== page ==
by Brooke Hart
Even in the age of behemoth televisions, believe it or not, up to one in five American households still get their signal using the old-fashioned antenna.
Tom Hehanas wants a new set. He's 91, "What else can you do to pass the time?" says Hehanas.
Soon he'll need an upgrade.
In new ads, the government and broadcasters are getting the word out.
They are especially trying to reach seniors and rural areas to explain the coming, sweeping switch to digital T.V.
The countdown's online.
Consumers have choices to make the transition.
The cheapest is a converter box, available next year for about $60.
"It translates that digital signal back into analog so that your analog television set can read that signal," says Shermaze Ingram of NAB's Digital Television Transition Campaign.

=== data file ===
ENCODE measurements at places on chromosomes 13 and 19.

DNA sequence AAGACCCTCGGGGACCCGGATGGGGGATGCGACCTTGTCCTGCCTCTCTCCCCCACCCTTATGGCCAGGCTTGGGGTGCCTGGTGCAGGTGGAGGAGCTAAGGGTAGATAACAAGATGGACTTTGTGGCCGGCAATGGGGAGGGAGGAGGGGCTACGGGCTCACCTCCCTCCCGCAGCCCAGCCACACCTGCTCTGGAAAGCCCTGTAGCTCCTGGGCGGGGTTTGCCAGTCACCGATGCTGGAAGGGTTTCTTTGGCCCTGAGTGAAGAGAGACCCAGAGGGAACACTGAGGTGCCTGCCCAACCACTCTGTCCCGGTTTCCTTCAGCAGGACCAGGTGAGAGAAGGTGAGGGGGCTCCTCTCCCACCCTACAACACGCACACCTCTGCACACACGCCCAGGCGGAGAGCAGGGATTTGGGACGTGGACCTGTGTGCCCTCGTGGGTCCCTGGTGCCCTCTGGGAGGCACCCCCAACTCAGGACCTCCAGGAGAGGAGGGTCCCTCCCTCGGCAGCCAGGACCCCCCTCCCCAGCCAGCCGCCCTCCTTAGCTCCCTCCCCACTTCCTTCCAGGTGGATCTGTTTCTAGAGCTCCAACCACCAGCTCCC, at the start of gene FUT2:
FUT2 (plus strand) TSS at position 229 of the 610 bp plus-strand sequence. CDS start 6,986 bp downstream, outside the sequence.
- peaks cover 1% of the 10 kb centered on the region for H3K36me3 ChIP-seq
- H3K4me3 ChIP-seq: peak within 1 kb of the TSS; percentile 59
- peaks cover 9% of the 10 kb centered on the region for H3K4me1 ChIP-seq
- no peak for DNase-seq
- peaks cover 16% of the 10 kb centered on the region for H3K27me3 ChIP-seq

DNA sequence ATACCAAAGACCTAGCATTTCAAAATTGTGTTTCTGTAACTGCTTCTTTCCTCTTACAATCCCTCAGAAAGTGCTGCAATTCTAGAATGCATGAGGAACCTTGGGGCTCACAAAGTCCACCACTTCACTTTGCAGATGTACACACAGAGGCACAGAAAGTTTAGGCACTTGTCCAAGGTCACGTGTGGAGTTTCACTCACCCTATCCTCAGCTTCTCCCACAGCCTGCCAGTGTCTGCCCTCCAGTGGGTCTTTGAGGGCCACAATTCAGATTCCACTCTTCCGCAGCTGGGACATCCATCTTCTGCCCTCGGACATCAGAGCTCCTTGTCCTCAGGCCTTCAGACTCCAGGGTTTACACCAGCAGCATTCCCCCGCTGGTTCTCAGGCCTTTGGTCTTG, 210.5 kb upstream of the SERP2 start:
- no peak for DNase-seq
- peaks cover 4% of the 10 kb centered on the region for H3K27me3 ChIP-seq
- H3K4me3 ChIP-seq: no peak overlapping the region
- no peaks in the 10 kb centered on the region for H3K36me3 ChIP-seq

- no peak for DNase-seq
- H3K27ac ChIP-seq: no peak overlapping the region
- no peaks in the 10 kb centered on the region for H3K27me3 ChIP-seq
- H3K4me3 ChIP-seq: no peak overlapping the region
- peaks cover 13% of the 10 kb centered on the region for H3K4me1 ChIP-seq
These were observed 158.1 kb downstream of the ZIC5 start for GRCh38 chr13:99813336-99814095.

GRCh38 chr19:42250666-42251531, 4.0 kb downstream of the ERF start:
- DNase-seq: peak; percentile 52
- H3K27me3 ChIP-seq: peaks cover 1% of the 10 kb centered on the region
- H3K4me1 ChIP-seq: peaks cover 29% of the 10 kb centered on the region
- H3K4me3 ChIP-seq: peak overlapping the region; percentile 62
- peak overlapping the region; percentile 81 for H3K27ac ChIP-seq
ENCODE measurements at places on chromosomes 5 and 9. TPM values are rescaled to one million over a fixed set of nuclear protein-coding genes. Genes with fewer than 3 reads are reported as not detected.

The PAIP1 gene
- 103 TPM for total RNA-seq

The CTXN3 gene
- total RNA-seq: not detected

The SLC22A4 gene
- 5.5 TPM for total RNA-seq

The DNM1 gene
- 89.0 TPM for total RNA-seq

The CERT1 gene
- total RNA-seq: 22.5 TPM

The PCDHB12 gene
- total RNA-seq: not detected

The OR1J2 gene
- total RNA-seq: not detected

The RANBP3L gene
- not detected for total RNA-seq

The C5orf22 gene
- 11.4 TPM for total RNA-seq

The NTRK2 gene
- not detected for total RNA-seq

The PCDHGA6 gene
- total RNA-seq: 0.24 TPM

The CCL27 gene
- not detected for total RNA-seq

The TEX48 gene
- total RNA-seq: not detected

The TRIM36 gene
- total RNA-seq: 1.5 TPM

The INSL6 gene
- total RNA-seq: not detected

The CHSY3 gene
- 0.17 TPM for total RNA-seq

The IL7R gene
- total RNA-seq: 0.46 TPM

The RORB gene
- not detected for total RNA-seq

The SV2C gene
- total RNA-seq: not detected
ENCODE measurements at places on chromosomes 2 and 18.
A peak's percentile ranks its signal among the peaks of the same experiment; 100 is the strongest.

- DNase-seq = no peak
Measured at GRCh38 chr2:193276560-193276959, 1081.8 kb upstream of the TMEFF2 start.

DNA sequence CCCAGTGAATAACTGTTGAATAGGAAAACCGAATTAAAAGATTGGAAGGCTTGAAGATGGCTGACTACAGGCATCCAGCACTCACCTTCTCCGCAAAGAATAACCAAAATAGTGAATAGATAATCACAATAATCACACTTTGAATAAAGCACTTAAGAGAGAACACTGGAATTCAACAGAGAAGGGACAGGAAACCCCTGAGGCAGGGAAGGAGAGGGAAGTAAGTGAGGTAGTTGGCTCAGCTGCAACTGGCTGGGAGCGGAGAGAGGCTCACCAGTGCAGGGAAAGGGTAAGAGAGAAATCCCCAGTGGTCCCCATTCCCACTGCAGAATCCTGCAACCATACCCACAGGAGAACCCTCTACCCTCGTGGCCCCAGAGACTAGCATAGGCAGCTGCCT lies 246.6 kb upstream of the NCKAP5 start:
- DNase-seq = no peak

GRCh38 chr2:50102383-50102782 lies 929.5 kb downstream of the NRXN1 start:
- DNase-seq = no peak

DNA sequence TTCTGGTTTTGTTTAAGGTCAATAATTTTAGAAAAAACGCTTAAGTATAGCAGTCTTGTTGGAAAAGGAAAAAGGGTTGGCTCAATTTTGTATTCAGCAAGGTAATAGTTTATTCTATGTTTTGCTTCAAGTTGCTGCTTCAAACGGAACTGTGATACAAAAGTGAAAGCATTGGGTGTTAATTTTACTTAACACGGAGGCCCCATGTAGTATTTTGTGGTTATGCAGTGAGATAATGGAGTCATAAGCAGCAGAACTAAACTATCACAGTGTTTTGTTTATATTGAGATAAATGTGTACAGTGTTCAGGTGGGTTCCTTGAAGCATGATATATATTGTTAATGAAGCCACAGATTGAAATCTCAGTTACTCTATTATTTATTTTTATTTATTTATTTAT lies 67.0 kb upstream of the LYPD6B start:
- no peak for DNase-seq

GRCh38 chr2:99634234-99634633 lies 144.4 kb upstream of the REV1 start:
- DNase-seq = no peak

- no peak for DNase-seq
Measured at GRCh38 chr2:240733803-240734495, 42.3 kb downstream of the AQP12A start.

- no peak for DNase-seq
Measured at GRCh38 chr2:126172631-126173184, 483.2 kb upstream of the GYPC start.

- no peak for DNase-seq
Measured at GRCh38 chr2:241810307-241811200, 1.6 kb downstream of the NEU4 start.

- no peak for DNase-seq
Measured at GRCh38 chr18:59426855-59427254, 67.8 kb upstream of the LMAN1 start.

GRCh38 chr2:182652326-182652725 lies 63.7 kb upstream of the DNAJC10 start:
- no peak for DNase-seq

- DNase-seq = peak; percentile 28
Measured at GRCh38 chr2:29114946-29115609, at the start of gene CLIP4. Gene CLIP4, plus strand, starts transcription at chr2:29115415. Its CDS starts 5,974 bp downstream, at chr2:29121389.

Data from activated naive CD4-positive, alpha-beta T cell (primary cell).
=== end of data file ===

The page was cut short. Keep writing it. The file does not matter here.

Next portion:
The traditional antenna will work for that.
Viewers can also sign up for cable or satellite service, or buy a new set with a digital tuner.
Many newer televisions have digital tuners built in, so check to make sure you don't already have one.
The reason for switch goes back to 9-11, when congress saw a need.
"To allow the nations airwaves to be able to be used by firefighters and police and other first responders to help the nation when there might be a natural or manmade disaster," said Todd Sedmak from the National Telecommunications & Information Administration.
With better picture and sound quality, broadcasters stress that viewers win with digital.
The government will be offering coupons for those converter boxes next year.
Incidentally, a new survey shows electronics tops Americans' wish lists this Christmas; new televisions are just edged out by peace and happiness.